After the debut Shattered Steel, Bioware embarked on a path with Baldur’s Gate at the end of the 90s that would noticeably shape the role-playing genre for over two decades. But it almost never happened. Instead of Baldur’s Gate, Ray Muzyka and Greg Zeschuk actually wanted to develop an MMORPG.
When it comes to Bioware and the MMORPG genre, many of you probably immediately think of Star Wars: The Old Republic from 2011. But did you know that the team around Ray Muzyka and Greg Zeschuk developed an online role-playing game much earlier wanted to? In fact, almost no Baldur’s Gate would have existed because of this. But first things first…
Back to the past
Going back to 1996 (via Massivelyop). The developers at Bioware had just released the first game in the studio’s history, Shattered Steel (a mech simulator), and now they finally wanted to delve into the fantasy genre – after all, everyone on the team was Pen&Paper and PC RPG enthusiasts. They had received money from Interplay to develop a new engine and prepare a demo for the new project.
The result was Battleground Infinity (hence the name of the Infinity engine), a PC RPG about a war of the gods. However, the story itself wasn’t very well developed, since the development of the technology prototype was in the foreground. In addition, Bioware had meanwhile noticed that a game called Ultima Online from September 1997 caused astonishment.
You can find out more about the beginnings of the MMO genre in our three-part special MMORPG genre to the test!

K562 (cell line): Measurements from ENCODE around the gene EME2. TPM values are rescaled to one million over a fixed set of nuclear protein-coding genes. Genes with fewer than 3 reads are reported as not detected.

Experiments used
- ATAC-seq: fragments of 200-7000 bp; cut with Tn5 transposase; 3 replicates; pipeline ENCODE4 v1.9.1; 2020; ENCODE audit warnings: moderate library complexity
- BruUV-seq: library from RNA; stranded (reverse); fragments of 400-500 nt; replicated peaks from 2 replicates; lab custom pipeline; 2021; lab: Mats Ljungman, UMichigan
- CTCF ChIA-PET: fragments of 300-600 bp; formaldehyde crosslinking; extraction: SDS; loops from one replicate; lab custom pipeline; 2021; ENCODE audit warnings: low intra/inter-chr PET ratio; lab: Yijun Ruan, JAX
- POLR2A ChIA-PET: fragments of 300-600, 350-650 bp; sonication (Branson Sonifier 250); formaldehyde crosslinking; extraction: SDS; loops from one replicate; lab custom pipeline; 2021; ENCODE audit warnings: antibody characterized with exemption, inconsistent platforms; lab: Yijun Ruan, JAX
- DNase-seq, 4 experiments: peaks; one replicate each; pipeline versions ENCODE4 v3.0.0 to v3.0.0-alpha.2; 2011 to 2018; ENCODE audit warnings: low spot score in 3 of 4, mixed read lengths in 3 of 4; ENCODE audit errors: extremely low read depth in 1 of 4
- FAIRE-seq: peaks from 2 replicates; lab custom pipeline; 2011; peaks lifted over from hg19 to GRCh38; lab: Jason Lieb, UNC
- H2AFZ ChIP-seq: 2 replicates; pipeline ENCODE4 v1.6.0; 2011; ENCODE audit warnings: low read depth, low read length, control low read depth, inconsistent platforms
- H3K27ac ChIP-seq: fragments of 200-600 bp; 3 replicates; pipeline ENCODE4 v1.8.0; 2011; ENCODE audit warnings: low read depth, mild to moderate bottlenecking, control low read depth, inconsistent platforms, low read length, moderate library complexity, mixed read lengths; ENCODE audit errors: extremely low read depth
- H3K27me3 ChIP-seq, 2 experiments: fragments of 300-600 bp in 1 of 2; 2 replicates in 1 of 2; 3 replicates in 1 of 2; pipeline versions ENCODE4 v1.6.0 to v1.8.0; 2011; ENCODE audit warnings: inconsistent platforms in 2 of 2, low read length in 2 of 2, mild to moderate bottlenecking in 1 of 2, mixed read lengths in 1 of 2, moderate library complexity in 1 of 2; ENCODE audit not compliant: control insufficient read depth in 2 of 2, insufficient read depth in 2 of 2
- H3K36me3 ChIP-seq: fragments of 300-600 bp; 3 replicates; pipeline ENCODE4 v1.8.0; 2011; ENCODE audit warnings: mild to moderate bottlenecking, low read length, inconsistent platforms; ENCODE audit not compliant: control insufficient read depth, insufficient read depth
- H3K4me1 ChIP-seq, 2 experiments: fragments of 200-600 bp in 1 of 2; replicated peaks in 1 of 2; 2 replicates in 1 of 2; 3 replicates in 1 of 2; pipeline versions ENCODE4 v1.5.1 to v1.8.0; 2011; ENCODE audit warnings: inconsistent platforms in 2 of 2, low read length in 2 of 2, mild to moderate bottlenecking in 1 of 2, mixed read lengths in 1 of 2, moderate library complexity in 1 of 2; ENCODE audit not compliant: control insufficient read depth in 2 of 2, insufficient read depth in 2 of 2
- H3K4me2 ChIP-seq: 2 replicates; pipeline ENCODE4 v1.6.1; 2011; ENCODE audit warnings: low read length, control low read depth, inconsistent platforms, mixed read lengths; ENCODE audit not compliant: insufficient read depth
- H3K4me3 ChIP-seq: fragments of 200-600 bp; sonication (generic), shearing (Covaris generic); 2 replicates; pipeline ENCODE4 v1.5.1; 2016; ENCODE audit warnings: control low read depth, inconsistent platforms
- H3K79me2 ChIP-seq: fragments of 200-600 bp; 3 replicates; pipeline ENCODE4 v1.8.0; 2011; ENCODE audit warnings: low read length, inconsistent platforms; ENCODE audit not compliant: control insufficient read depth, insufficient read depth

When the demo was passed on to Interplay, Muzyka and Zeschuk hoped to be able to build an online role-playing game from it as well. The idea was that thousands of players could choose their pantheon of gods and at the same time embark on quests to fight for their pantheon’s supremacy.
Interplay persuades Bioware to the milestone
When those responsible at Interplay heard about the plans, they were unsure whether this newly founded studio could implement such a massive project. Nobody had experience with MMOs. In addition, in a persistent world you would have to do without one of the great features of the Infinity engine: the real-time battles that can be paused at any time.
Interplay therefore made a counter-proposal: You could just secure the rights to Dungeons & Dragons. Wouldn’t that be an exciting license for a PC role-playing game? Bioware’s D&D fans were instantly hooked. A good decision! Baldur’s Gate hit like a bomb. Various other single-player role-playing games with a strong story focus and milestone quality followed over the next few years, such as Baldur’s Gate 2, Star Wars: Knights of the Old Republic, Mass Effect and Dragon Age: Origins.